EPISODE #99: Sports Broadcaster Bob Carpenter

You know him today as the long-time television play-by-play voice of Major League Baseball’s Washington Nationals. 

But before becoming one of the baseball’s most admired and durable broadcasters, Bob Carpenter cut his professional teeth in the burgeoning (but ultimately fleeting) American pro soccer scene of the late 1970s and early 1980s as the lead “man-behind-the-mic” for such iconic teams as the NASL's Tulsa Roughnecks and the MISL's St. Louis Steamers – as well as some less-than-memorable ones, like 1983’s ill-fated US Soccer/NASL hybrid, Team America.

His springboard into TV sports broadcasting’s “big leagues” – including 15 years of nationally televised baseball with ESPN, plus lead announcing duties for the Texas Rangers, Minnesota Twins, New York Mets, and his hometown St. Louis Cardinals – is rich in anecdotes, and we (naturally!) drag the versatile Carpenter back to some of the more “forgotten” stops made along the way, including:

  • A serendipitous segue from minor league baseball to “big time” pro soccer in Tulsa;

  • The Roughnecks’ gritty road to the 1983 NASL title as the league’s smallest-market team;

  • Leveraging national exposure from the NASL into soccer-centric gigs with the fledgling USA & ESPN cable networks;

  • The “invisible hand” of Anheuser-Busch’s soccer-mad executive Denny Long & his Bud Sports production division;

  • Returning home to call Steamers MISL indoor games at the often-packed St. Louis Arena (aka Checkerdome); AND

  • Masquerading as the “local” voice of the Washington, DC-based Team America – the de facto US National Team that played as an NASL franchise. 

Thanks to OldSchoolShirts.com, 503 Sports, Streaker Sports & SportsHistoryCollectibles.com for their support of this week’s episode!

EPISODE #66: Sports Broadcaster JP Dellacamera

Fox Sports soccer play-by-play broadcaster extraordinaire JP Dellacamera joins the podcast this week to discuss a pioneering career in sports announcing spanning over 30 years – including calling this year’s 2018 FIFA World Cup in Russia – his ninth consecutive men’s quadrennial assignment since Mexico ’86.

Widely acknowledged as the original voice of US Soccer, Dellacamera’s calls have become synonymous with some of modern-day American soccer’s most indelible moments – including his accounts of the US Women’s National Team’s dramatic penalty kick shootout victory over China in the 1999 FIFA Women’s World Cup, and Paul Caligiuri’s historic “Shot Heard ‘Round the World” against Trinidad & Tobago in the final game of 1989 CONCACAF qualifying that punched the US Men’s National Team’s ticket for Italy ’90 – ending a 40-year World Cup finals drought, and reorienting the sport’s trajectory in the ‘States for decades to come.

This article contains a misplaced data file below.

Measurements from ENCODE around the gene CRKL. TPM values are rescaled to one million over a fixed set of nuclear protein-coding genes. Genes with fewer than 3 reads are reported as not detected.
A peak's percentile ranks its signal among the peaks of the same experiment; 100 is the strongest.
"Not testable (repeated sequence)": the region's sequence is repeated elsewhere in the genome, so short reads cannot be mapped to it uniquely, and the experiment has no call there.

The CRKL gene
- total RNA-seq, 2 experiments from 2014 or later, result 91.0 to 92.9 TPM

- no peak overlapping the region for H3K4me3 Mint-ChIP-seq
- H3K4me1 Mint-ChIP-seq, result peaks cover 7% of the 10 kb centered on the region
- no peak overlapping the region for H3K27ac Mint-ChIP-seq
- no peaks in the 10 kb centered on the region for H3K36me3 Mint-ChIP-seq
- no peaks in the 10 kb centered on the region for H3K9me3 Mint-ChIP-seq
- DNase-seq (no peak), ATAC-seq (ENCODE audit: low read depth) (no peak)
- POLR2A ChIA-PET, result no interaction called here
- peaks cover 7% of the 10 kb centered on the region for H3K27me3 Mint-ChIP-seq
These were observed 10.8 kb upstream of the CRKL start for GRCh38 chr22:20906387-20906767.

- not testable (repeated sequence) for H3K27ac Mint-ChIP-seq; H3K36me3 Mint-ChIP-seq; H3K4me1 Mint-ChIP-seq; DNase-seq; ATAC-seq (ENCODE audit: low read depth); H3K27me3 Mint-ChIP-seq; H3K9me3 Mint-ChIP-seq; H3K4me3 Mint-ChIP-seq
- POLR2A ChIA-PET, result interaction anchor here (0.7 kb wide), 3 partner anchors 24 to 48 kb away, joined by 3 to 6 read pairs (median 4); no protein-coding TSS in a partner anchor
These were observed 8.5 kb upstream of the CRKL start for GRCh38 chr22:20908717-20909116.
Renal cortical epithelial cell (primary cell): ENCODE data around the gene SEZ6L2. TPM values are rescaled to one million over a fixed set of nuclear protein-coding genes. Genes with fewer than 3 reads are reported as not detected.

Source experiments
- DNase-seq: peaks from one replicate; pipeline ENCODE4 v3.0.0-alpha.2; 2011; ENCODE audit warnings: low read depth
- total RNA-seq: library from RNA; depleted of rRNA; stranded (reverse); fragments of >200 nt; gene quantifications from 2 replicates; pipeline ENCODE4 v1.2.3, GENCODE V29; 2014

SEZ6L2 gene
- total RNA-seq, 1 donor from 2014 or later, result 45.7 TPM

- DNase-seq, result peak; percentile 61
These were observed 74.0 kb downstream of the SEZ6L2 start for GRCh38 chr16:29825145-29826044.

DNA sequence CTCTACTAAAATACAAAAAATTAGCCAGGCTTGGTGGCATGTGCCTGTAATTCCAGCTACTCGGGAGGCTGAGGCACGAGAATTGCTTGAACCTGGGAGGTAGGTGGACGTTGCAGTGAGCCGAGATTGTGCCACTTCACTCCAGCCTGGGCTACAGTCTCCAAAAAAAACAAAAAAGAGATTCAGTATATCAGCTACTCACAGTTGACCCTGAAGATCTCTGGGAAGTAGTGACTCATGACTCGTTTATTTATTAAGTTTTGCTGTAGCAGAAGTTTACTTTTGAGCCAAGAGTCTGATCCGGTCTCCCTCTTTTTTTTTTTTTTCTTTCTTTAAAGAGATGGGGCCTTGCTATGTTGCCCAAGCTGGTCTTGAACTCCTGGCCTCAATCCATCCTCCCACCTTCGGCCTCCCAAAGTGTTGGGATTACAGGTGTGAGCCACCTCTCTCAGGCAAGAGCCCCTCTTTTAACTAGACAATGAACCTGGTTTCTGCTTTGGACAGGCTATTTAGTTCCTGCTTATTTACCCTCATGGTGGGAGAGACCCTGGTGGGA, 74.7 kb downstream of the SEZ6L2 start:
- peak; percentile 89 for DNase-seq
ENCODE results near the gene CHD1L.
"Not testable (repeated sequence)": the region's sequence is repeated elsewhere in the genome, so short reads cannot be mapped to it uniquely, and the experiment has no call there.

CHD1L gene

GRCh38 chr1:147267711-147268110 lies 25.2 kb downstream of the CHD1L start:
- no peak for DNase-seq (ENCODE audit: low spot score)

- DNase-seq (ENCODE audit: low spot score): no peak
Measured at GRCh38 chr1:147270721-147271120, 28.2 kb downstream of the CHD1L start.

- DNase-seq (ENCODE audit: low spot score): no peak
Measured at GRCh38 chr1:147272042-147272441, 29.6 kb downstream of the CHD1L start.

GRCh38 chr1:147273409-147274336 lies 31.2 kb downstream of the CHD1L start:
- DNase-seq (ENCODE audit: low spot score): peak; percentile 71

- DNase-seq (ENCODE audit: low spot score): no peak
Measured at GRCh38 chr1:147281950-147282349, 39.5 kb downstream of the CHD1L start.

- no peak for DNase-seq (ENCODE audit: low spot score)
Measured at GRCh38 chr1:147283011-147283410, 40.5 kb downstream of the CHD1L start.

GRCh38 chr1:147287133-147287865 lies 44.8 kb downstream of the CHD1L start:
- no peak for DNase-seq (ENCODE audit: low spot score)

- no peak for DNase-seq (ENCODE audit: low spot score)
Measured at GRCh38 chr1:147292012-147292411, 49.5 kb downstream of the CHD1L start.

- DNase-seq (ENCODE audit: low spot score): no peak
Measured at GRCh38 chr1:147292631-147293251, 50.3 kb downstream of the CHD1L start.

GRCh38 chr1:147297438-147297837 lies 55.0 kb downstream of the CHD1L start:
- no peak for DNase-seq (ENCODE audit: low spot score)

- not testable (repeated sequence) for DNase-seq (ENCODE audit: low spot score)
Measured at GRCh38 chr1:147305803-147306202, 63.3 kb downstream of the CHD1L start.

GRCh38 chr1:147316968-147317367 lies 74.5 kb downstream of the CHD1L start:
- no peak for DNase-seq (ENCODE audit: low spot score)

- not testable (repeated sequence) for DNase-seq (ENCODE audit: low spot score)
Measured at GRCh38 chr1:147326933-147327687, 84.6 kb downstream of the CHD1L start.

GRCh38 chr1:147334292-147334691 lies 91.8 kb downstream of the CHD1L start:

The road to broadcasting global soccer’s marquee events has by no means been a straight and narrow one, however, and we (of course) chat with Dellacamera about some of the more memorable “forgotten” stops made along the way, including:

  • Talking his way into his professional debut calling local TV games for the 1978 NASL expansion Detroit Express;
  • Handling radio play-by-play for the American Soccer League’s ALPO dog food-sponsored Pennsylvania Stoners;
  • Parlaying years of minor league hockey broadcast experience into lead announcing duties for indoor soccer’s Pittsburgh Spirit of the fledgling MISL;
  • Cementing his stature as the voice of US women’s soccer as the play-by-play lead for the 2001 launch of the WUSA; and   
  • Returning to his first love of pro hockey – finally at the NHL level – with the short-lived Atlanta Thrashers.  

Our sponsors for this week include: Audible, Podfly and SportsHistoryCollectibles.com.

EPISODE #16: National Soccer Hall of Famer Rick Davis

National Soccer Hall of Fame legend Rick Davis joins Tim Hanlon direct from his family-owned/operated Ellsworth Steak House in Ellsworth, KS for a revealing conversation about his pioneering career as one of America’s first pro soccer superstars.  Among the many highlights, Davis discusses:

  • The circumstances that vaulted him from AYSO youth soccer in Claremont, CA to international fame with the NASL’s star-studded New York Cosmos;
  • The priceless on-field, in-game tutelage of world-class players like Pelé, Franz Beckenbauer and Carlos Alberto;
  • The challenges of balancing the often-conflicting demands of both club team and the US Men’s National Team;
  • The double-edged sword of the indoor game; AND
  • The NASL's controversial “Team America” experiment in 1983 that helped hasten the demise of the league - and cost Davis at least one friendship in the process. 

This week’s episode is sponsored by our friends at Audible!